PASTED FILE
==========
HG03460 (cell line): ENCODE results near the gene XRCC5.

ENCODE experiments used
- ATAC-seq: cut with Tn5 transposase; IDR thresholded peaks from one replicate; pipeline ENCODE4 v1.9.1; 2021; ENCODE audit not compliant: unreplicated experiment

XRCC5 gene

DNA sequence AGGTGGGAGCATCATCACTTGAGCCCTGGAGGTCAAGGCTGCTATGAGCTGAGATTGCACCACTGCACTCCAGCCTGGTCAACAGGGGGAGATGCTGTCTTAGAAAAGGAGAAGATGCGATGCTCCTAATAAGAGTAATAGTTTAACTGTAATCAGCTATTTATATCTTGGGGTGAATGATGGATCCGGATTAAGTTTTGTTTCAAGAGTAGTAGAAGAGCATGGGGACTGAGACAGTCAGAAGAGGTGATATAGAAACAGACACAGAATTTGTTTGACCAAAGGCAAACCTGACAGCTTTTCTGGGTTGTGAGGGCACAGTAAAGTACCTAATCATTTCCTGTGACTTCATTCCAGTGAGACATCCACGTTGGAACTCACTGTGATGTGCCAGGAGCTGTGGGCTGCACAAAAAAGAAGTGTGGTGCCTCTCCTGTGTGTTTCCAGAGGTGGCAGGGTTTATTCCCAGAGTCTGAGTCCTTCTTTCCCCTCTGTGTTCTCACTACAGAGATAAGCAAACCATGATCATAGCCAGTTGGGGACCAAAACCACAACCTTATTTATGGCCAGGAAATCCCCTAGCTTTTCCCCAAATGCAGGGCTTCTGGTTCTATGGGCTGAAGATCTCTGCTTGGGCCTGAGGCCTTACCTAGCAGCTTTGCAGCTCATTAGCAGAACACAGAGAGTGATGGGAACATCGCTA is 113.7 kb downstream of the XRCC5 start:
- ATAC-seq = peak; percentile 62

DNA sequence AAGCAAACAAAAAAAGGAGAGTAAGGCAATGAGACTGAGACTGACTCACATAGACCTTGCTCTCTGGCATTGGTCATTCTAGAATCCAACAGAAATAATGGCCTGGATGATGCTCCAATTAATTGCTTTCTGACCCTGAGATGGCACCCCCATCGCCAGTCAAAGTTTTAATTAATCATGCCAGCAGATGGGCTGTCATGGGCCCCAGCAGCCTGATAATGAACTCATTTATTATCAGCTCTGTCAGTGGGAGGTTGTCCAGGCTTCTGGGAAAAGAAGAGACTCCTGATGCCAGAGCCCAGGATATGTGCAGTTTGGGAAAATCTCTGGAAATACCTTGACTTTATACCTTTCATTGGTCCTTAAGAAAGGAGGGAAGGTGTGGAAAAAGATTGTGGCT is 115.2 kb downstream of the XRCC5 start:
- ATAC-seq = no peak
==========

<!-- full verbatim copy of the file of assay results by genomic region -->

HG03460 (cell line): ENCODE results near the gene XRCC5.

ENCODE experiments used
- ATAC-seq: cut with Tn5 transposase; IDR thresholded peaks from one replicate; pipeline ENCODE4 v1.9.1; 2021; ENCODE audit not compliant: unreplicated experiment

XRCC5 gene

DNA sequence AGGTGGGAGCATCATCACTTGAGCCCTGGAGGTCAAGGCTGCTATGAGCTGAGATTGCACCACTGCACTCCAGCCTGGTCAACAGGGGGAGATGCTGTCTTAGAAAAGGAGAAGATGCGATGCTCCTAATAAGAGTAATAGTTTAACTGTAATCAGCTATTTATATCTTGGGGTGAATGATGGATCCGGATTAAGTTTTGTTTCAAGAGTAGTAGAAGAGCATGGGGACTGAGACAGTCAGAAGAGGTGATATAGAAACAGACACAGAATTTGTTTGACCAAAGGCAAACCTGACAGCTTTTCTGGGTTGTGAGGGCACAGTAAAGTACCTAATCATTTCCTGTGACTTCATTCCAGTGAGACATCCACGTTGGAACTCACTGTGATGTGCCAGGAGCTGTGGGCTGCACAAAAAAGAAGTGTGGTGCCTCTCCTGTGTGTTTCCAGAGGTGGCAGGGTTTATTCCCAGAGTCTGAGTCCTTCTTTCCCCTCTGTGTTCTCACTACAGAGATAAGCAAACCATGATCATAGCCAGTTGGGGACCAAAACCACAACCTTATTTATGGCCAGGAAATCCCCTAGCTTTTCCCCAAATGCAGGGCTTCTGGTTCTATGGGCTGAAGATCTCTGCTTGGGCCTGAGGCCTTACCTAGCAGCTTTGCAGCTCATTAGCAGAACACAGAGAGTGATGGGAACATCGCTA is 113.7 kb downstream of the XRCC5 start:
- ATAC-seq = peak; percentile 62

DNA sequence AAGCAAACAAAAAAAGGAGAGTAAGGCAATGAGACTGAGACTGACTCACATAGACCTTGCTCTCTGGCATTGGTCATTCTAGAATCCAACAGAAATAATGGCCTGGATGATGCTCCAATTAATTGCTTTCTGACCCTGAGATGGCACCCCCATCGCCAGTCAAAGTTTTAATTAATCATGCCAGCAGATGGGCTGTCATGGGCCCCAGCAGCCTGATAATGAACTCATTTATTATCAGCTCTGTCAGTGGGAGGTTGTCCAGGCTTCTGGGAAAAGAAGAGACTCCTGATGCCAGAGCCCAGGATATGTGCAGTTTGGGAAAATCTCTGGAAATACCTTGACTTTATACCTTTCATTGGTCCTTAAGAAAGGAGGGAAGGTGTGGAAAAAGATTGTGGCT is 115.2 kb downstream of the XRCC5 start:
- ATAC-seq = no peak